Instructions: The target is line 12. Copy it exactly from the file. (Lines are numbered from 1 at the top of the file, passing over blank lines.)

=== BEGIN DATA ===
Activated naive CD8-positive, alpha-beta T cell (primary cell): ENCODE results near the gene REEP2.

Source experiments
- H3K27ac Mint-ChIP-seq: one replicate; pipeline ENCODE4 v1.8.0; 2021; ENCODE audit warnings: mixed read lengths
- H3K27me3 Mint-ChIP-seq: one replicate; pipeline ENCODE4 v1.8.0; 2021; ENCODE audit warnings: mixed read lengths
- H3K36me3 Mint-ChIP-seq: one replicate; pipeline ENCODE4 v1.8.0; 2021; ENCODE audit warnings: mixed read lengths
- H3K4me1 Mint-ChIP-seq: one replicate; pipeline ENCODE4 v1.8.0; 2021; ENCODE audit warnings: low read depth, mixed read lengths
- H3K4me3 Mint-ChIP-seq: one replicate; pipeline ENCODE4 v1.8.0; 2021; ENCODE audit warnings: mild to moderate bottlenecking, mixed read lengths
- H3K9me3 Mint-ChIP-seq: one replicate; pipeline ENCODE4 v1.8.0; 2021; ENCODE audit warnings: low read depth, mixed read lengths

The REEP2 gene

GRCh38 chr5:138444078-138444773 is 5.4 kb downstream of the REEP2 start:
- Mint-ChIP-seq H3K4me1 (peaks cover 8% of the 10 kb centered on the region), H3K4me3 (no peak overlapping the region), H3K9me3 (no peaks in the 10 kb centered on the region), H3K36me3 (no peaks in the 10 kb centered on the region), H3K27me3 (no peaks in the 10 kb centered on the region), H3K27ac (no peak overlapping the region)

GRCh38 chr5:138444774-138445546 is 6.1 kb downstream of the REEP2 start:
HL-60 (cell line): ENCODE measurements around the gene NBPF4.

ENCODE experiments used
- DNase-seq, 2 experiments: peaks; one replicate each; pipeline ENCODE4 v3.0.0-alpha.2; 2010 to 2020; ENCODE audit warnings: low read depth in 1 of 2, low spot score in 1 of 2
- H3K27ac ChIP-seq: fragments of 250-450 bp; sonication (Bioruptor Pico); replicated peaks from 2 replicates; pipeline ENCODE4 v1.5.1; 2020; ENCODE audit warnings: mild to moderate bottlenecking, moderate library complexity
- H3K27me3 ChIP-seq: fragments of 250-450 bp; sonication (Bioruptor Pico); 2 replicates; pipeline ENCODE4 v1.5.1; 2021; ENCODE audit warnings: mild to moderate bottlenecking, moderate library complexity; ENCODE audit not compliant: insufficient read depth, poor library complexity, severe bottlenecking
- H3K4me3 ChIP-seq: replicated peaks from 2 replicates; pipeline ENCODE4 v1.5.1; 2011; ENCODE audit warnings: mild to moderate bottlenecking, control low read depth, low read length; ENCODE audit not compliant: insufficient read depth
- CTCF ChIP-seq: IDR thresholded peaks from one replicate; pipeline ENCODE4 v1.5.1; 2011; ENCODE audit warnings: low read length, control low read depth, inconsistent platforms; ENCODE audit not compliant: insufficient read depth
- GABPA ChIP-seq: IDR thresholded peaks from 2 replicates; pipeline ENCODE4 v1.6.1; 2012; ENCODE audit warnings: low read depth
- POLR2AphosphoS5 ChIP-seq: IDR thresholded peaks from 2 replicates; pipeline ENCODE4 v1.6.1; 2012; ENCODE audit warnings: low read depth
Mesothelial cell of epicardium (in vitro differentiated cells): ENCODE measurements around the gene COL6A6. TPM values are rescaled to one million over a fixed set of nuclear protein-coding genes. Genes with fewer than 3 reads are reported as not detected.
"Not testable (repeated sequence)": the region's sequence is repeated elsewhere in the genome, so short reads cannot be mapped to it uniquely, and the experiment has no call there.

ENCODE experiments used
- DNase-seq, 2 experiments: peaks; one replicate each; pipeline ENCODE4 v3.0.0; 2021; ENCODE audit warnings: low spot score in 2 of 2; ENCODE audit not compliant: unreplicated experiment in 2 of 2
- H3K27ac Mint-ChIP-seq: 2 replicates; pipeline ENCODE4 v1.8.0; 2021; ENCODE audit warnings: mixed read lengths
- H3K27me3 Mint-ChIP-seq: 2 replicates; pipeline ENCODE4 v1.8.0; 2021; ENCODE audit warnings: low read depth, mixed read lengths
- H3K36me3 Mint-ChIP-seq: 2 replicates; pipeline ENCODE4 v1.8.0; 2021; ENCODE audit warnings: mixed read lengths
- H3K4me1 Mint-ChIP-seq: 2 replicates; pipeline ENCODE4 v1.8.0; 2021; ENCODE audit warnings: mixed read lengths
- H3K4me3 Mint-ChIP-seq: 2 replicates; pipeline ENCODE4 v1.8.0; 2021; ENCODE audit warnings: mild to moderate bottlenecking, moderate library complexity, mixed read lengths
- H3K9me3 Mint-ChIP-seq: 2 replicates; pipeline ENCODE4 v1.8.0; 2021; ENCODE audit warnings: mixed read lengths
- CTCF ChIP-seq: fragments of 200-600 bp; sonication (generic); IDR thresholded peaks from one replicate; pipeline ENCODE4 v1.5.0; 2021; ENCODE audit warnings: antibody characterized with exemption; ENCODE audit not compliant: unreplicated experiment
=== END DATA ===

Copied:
GRCh38 chr5:138444774-138445546 is 6.1 kb downstream of the REEP2 start: